Join us tomorrow for a conversation with Los Angeles Angels outfielder and nine-time Gold Glove award winner Torii Hunter.

A conversation with NHL All-Star Jarome Iginla

posted by Chad Bonham

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Jarome Iginla (Photo courtesy of Calgary Flames)

In 14 seasons, Iginla has appeared in six All-Star Games, led the league in scoring once and set Calgary records for goals, points and games played. On the ice, he’s also known as one the NHL’s fiercest competitors.

But when the Calgary Flames right wing unlaces his skates, he is perhaps just as notorious for being one of the game’s nicest guys. Iginla participates in many community events and donates $2,000 to charity for every goal he scores. In this interview, he talks about his unique upbringing, being black in the NHL and how a troubling question drew him closer to God:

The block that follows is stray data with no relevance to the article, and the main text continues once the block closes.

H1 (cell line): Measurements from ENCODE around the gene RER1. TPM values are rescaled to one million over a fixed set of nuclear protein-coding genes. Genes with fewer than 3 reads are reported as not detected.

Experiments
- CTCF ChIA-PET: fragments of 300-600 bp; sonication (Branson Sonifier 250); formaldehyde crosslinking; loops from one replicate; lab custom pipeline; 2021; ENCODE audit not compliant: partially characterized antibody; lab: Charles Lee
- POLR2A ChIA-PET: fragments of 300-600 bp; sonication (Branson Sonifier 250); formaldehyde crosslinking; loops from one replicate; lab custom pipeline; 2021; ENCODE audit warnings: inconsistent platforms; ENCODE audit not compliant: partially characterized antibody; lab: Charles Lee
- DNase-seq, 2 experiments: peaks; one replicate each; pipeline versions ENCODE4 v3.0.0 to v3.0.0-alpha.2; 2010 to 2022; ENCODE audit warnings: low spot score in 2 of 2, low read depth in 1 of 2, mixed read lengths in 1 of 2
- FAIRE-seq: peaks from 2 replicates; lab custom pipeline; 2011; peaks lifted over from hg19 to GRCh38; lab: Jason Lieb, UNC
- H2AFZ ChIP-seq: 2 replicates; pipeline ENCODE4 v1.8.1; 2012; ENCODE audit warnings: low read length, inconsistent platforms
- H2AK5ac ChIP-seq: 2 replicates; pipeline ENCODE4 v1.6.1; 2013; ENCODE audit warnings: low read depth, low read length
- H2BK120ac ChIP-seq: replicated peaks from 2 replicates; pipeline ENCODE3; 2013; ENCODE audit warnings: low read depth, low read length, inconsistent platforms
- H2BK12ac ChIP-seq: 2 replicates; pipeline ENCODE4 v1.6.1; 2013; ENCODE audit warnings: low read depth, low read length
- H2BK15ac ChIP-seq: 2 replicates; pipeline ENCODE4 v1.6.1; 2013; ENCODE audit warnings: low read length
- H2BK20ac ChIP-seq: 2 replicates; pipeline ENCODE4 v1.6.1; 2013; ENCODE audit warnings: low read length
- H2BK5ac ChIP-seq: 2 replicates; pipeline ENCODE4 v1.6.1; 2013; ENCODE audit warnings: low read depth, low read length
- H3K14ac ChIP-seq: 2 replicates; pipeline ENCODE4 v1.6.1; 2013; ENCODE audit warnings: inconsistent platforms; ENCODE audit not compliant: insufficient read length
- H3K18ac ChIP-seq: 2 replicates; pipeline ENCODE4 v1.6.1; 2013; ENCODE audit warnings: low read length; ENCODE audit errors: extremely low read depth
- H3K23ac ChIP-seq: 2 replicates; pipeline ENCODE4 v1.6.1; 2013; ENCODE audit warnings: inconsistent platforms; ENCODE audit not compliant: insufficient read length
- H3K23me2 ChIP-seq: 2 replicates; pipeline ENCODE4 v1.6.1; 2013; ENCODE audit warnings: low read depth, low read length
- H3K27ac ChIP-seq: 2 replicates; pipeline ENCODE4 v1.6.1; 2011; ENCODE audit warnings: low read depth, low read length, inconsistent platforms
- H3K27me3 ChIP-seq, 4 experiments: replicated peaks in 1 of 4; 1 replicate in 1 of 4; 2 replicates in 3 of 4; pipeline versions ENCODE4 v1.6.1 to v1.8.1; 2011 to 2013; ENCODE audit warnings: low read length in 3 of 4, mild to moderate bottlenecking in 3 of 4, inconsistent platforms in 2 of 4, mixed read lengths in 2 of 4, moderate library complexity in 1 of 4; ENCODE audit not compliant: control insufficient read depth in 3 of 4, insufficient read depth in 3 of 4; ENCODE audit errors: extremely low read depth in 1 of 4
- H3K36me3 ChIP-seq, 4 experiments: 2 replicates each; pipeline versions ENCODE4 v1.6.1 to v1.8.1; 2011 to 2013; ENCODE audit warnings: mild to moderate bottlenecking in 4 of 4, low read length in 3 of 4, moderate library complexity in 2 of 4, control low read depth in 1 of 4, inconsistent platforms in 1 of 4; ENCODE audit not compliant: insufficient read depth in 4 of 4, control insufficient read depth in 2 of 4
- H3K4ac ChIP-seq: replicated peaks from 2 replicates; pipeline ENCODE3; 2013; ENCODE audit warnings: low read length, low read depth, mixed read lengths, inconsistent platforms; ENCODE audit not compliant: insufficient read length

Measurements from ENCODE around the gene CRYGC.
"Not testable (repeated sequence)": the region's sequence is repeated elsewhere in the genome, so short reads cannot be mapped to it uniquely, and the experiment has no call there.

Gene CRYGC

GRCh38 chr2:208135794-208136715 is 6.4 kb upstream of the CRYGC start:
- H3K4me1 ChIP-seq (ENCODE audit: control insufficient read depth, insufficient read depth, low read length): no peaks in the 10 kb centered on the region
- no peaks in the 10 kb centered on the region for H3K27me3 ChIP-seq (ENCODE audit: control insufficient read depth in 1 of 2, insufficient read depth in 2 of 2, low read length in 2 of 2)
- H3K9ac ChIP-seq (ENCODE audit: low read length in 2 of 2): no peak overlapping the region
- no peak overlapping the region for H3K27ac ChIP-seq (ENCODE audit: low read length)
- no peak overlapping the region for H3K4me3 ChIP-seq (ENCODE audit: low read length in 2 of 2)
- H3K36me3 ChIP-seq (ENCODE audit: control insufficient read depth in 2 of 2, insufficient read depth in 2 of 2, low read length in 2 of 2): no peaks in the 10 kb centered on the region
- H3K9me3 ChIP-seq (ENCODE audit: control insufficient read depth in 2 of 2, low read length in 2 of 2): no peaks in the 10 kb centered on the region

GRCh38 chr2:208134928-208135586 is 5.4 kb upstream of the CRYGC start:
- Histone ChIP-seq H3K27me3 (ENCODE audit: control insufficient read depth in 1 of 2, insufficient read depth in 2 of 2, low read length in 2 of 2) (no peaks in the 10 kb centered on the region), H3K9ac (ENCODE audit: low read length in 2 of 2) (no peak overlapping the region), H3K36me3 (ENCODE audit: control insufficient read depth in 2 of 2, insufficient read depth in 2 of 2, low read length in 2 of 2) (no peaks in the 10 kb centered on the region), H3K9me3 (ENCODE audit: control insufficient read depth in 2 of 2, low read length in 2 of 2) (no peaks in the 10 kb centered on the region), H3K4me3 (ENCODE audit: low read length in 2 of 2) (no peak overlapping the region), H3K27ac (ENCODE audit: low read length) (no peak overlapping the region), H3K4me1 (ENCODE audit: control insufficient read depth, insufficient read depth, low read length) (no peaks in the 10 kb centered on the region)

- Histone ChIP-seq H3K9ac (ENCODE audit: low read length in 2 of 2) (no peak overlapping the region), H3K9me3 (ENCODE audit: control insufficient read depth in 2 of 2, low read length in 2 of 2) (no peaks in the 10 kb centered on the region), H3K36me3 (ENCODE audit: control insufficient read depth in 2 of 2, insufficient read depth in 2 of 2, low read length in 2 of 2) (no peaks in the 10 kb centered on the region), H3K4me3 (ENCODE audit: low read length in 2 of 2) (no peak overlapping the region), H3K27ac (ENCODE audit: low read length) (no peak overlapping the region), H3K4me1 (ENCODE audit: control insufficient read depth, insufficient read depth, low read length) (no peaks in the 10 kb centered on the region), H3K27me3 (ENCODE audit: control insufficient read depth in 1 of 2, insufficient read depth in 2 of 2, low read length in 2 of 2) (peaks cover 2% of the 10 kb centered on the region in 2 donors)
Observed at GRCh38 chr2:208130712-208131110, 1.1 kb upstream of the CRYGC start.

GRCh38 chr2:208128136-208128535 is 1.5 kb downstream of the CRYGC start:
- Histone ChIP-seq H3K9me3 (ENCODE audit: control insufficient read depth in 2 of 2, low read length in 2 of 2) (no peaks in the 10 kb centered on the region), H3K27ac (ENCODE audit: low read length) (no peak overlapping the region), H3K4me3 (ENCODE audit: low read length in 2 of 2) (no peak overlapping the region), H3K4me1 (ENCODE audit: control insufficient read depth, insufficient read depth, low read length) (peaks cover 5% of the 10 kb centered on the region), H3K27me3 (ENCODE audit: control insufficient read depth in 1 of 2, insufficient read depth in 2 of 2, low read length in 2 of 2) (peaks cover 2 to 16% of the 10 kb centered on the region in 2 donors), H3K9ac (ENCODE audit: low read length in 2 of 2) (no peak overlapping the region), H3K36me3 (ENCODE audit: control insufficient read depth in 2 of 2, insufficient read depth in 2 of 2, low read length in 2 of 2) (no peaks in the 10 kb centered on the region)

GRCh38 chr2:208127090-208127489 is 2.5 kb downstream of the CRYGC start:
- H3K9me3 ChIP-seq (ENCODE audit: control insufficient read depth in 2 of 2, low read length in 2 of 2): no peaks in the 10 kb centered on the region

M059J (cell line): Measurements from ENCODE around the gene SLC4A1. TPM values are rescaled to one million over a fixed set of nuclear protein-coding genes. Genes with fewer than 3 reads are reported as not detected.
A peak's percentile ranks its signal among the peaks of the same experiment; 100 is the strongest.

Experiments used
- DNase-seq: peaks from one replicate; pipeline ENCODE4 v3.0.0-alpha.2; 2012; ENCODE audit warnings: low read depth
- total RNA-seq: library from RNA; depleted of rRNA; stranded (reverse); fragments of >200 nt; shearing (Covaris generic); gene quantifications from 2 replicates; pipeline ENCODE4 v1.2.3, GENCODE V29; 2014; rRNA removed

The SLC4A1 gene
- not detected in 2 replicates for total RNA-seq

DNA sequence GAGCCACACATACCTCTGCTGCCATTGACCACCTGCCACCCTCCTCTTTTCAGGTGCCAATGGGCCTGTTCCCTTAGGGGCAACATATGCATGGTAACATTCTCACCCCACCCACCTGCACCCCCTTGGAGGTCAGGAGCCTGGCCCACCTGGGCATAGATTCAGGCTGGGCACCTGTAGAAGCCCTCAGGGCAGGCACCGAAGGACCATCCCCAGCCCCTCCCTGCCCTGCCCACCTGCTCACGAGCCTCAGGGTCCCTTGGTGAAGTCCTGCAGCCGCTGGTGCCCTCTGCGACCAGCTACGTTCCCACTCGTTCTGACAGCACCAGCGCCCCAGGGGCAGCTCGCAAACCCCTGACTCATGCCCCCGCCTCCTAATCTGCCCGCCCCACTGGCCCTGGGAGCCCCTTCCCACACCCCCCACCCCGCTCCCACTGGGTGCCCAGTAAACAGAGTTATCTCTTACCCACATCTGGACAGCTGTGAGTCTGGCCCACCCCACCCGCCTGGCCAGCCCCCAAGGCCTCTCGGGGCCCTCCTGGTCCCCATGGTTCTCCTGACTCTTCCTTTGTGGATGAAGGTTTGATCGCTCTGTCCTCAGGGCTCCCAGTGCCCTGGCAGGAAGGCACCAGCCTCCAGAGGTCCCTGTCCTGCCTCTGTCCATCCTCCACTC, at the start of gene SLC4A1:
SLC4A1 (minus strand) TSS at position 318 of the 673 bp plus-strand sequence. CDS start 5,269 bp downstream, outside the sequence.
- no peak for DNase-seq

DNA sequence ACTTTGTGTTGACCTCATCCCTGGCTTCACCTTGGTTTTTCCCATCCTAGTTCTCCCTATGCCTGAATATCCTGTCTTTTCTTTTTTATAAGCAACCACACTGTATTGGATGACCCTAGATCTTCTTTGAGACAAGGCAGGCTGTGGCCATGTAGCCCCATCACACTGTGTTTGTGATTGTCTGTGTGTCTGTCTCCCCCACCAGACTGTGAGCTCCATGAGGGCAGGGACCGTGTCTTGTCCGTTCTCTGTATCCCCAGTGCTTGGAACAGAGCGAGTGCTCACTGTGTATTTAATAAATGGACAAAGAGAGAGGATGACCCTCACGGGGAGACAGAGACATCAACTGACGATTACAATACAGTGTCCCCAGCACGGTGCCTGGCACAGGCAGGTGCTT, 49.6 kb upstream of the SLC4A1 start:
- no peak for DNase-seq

Chad Bonham: You’ve won two Olympic gold medals for Canada, but I would imagine that first one at the Salt Lake City Games in 2002 must have been pretty special since it broke a 50-year drought for your home country.

Jarome Iginla donates $2,000 to charity for every goal he scores (Photo courtesy of Calgary Flames)

Jarome Iginla: That’s one the best experiences I’ve had in hockey. I got a chance to play with Mario Lemieux and Steve Yzerman and Joe Sacik. It’s a big adjustment. You go from playing against them to seeing your jersey hanging in the same room as theirs. It was difficult not to be in awe. Then we ended up winning the tournament. I remember the first day showing up and seeing all those jerseys hanging and seeing mine over in the corner. I was one of the younger guys and I had a makeshift area because there weren’t enough lockers. But it was a huge thrill and I think I probably took a picture or something.